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Vikings, Lions both looking for 1st win
Question of the Day
MINNEAPOLIS (AP) - It takes a lot to get Kevin Williams riled up.
The big defensive tackle has earned a reputation as one of the best defensive players in the league during his eight seasons with the Minnesota Vikings strictly through his play on the field, not by clamoring for attention with bombastic statements or an outsized personality.
“You’ve got to play the game,” Williams said. “You can’t just show up, no matter how many guys you have returning, who’s at quarterback, who’s on the defensive line, who’s at running back.
“It don’t matter. You’ve got to play the game. When we realize that, we’ll be a lot better. We can’t just show up and think we’re going to win games.”
The words hit home like a sledgehammer, both because of the message and the man who delivered it, for a team that entered the season with Super Bowl aspirations after falling just short of the big game last year.
Everything went right for the Vikings last year. Brett Favre was superb in his first season in purple, they avoided big injuries for most of the season and won 10 of their first 11 games en route to the NFC title game.
Nearly everyone was back from the team that lost to the Saints in overtime, and maybe there was a sense that things would unfold the same way in 2010.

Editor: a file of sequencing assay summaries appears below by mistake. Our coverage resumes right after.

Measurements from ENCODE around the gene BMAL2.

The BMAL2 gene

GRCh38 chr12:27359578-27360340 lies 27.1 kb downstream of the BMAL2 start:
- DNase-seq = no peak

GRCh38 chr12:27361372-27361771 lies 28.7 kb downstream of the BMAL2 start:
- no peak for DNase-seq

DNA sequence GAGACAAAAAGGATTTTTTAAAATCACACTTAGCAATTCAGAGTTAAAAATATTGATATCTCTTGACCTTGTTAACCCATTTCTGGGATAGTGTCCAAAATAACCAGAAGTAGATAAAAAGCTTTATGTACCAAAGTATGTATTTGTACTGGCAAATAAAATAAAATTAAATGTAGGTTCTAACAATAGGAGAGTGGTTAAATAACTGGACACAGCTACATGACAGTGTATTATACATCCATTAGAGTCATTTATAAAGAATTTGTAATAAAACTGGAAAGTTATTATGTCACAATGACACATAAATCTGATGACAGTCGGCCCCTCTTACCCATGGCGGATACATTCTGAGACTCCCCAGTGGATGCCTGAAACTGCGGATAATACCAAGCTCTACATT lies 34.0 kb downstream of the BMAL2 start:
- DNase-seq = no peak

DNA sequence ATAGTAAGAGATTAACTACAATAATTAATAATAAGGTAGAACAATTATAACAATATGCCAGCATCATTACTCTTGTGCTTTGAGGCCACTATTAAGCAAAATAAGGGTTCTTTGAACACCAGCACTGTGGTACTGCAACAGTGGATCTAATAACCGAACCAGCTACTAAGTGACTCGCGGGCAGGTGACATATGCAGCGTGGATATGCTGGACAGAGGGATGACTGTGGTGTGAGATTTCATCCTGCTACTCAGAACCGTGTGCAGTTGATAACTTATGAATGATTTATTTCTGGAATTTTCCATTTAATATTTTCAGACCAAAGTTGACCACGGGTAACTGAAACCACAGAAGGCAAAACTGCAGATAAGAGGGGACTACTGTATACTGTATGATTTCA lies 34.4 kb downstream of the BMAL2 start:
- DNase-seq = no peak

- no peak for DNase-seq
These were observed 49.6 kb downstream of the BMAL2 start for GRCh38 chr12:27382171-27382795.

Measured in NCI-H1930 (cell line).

“I know you can’t just show up to any game and feel like you’re going to win,” left tackle Bryant McKinnie said. “You have to put in a lot of work. It’s very hard to win in this league. We’re realizing that. We can’t make mistakes because teams are capitalizing off of that and they end up winning.”
A veteran-laden team is determined to get things turned around this week, starting with a team they love to beat. The Detroit Lions (0-2) come to town Sunday having lost 21 straight road games and 12 in a row at the Metrodome, dating back to 1997.
But this team sure doesn’t look like the same old Lions.
Detroit is tied for the NFL lead in sacks and has lost its first two games by a combined eight points. They had a late touchdown wiped off the board by a questionable rule in a 19-14 loss to the Bears and fell 35-32 to the Eagles last week.
In the past, the Lions would take those performances as moral victories. Not this year.
“We’re certainly not taking any solace that we’re playing in close games,” coach Jim Schwartz said. “We’re 0-2. We’re not very happy about that, probably a lot like the Minnesota Vikings. I think that comes from expectations of the team. We’re not a team that’s just glad to play a close game; we’re a team that expects to win.”
By Andrew P. Napolitano
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